Direct Cu-to-Cu interconnection is an important process for application in three-dimensional integrated circuit (3D IC) and wide band gap (WBG) device in electronic packaging industry. Cu-to-Cu interconnection can be made using thermo-compression, micro-bumping, or sintering with nano/submicron particles. However, thermo-compression requires high temperature and is time consuming, which makes it an expensive process. Micro-bumping is considered a cheap and fast process, but brittle and electrical resistant intermetallic compounds (IMCs) would form at the joints, which raises significant reliability concerns. Sintering with nano/submicron particles forms porous joints with poor thermal stability, which again does not meet the requirements in electronic industry. In this presentation, we demonstrate new materials and new processes for fabricating ductile and strong Cu-to-Cu joints using Ga-based pastes. This approach opens a door for a new concept for Cu-to-Cu interconnection, which can be applied for applications on 3D IC and WBG devices.

3:00 PM  
Transient Liquid Phase Bonding of Cu/In/Ni and Cu/In/Co and Phase Equilibria of Cu-In-Ni and Co-Cu-In Ternary Systems: Sinn-Wen Chen1; Tsu-Ching Yang1; Ji-Min Lin1; 1National Tsing Hua University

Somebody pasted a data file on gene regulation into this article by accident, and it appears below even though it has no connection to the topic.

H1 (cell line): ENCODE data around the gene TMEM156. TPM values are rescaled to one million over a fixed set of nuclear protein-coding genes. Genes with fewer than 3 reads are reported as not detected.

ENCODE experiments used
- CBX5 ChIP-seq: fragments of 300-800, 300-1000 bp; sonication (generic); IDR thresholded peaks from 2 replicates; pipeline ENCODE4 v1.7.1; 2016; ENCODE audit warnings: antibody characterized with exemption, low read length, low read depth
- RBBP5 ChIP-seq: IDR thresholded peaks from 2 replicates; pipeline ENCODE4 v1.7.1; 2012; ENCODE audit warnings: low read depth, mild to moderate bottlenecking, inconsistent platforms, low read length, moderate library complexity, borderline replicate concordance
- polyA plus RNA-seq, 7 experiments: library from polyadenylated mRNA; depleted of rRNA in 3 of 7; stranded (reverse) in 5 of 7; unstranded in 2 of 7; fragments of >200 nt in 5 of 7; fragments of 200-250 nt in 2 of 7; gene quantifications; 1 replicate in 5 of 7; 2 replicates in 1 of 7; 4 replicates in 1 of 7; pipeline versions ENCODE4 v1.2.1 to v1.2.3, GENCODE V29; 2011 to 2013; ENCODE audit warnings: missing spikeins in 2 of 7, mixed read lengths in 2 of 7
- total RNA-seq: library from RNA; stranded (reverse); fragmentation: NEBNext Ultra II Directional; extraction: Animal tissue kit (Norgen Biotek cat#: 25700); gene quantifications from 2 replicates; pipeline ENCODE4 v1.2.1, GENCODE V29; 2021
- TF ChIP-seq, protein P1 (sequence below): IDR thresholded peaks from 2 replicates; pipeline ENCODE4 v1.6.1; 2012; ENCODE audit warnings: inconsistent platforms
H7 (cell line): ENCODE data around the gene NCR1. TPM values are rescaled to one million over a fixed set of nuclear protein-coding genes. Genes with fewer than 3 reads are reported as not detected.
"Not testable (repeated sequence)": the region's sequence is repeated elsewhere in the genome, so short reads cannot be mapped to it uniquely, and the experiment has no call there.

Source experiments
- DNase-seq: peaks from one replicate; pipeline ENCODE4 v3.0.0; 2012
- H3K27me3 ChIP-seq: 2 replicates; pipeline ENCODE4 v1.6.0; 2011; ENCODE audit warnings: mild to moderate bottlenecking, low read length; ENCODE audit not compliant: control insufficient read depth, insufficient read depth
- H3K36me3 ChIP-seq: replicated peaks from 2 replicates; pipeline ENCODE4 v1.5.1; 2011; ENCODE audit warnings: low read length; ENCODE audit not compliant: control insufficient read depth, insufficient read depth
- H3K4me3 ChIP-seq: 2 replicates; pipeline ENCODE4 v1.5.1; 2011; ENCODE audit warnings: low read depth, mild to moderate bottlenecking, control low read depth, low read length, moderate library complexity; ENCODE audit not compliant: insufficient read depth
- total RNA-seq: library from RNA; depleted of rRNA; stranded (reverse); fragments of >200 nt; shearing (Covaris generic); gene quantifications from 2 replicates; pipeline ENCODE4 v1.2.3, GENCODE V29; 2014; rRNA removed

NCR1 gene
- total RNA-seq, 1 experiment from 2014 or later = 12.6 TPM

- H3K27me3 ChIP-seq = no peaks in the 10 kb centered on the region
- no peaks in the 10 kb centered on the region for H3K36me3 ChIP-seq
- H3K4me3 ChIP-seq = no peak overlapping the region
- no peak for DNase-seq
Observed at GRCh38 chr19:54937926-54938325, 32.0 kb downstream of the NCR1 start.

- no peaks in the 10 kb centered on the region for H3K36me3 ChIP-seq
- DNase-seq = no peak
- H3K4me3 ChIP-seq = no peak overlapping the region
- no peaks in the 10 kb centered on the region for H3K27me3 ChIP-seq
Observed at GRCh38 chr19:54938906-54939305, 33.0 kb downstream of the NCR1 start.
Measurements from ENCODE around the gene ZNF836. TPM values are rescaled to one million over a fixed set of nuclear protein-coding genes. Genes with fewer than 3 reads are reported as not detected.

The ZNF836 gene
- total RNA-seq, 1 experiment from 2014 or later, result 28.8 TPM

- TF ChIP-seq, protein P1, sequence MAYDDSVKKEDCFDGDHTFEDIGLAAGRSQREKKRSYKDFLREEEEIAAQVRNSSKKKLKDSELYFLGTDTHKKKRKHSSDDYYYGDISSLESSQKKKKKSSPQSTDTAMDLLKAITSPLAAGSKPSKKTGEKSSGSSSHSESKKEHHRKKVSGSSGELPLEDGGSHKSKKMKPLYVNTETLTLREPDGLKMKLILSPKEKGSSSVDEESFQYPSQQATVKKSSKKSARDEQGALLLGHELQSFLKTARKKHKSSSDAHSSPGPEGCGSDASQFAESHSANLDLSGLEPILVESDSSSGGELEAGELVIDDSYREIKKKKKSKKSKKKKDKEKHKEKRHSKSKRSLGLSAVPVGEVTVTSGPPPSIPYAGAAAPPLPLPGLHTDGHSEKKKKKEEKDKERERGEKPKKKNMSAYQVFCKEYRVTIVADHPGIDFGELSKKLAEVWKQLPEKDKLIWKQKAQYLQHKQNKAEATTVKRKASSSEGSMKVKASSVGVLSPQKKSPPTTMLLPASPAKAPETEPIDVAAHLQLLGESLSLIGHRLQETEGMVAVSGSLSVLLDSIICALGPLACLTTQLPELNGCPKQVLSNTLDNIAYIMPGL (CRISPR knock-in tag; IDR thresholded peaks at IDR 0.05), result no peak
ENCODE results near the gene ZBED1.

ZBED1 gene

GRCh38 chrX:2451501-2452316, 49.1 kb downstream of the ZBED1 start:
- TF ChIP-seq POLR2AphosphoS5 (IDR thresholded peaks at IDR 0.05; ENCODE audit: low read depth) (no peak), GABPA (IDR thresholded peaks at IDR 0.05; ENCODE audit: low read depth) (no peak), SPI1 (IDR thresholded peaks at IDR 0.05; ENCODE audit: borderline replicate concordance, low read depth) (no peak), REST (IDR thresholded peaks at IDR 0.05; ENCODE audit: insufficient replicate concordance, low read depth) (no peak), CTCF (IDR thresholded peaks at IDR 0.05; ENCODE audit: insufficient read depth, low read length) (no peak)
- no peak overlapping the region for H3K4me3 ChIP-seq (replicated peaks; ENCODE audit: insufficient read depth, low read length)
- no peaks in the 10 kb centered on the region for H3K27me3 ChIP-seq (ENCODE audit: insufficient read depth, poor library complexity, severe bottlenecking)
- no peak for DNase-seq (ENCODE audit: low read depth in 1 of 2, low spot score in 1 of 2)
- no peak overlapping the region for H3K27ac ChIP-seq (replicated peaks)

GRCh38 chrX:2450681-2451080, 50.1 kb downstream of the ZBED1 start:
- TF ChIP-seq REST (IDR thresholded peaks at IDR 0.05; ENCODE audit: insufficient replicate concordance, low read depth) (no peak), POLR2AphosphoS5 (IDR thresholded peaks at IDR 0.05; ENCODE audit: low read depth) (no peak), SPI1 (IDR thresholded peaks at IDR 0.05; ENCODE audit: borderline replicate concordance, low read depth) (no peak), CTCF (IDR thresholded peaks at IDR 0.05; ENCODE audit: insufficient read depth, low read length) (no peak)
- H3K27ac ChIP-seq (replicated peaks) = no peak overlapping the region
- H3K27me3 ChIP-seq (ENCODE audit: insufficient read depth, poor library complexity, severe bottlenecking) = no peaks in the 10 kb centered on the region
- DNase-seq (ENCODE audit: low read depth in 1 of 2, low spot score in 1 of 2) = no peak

Improvement of energy usage efficiency via waste heat recovery using thermoelectric modules is a very important topic. Thermoelectric modules are usually composed of arrays of devices, and there are thus many joints in the modules. Indium is ductile and has a low melting point. Transient liquid phase bonding using indium is a potential joining technique for thermoelectric modules which cannot be joined at very high temperatures but need to be operated at relatively high temperatures. The interfacial reactions at the Cu/In/Co and Cu/In/Ni contacts are examined at 200oC and 350oC. At the Cu/In contact, Cu11In9 phase is formed when reacted for 24 hours at 200oC, but Cu2In and Cu7In3 phases were formed at 350oC. A ternary compound is also noticed. Only CoIn3 is formed at the In/Co contact at both 200oC and 350oC. The reaction paths are illustrated using the Co-Cu-In and Cu-In-Ni isothermal sections at both 200oC and 350oC.

3:20 PM  
Oxide Growth Mechanism of (111), (100) and Random Copper Films at Low Temperatures for the Application of Cu-to-Cu Direct Bonding: Chih-Han Tseng1; Chih Chen1; 1National Chiao Tung University
    Cu direct bonding has been implemented in CMOS image sensors by Sony. Prior to the Cu direct bonding, the Cu oxides on the Cu surface need to be removed. However, the surface may get oxidized right after the cleaning process. Thus, the Cu oxidation is an important issue in the study of Cu direct bonding. Our previous study reported that low temperature Cu direct bonding can be achieved by (111)-oriented nanotwinned Cu. However, the oxidation behavior of the nanotwinned Cu is not clear. In this study, we examine the oxidation behavior of highly (111)-, (100)- and randomly-oriented Cu films at temperatures ranging from 250 to 100 C. Because of the oxidation layer is too thin, we use the transmission electron microscopy to observe the oxide thickness. The results shows that the oxidation rate of (111)-oriented nanotwinned Cu possesses the lowest oxidation rate among the three Cu films.

3:40 PM Break

4:00 PM  Invited
Formation and Growth of Intermetallic Compound Layer at the Lead-free Solder/Cu Interface Using Laser Soldering Process: Hiroshi Nishikawa1; Noriya Iwata1; Shinya Kubota1; 1Osaka University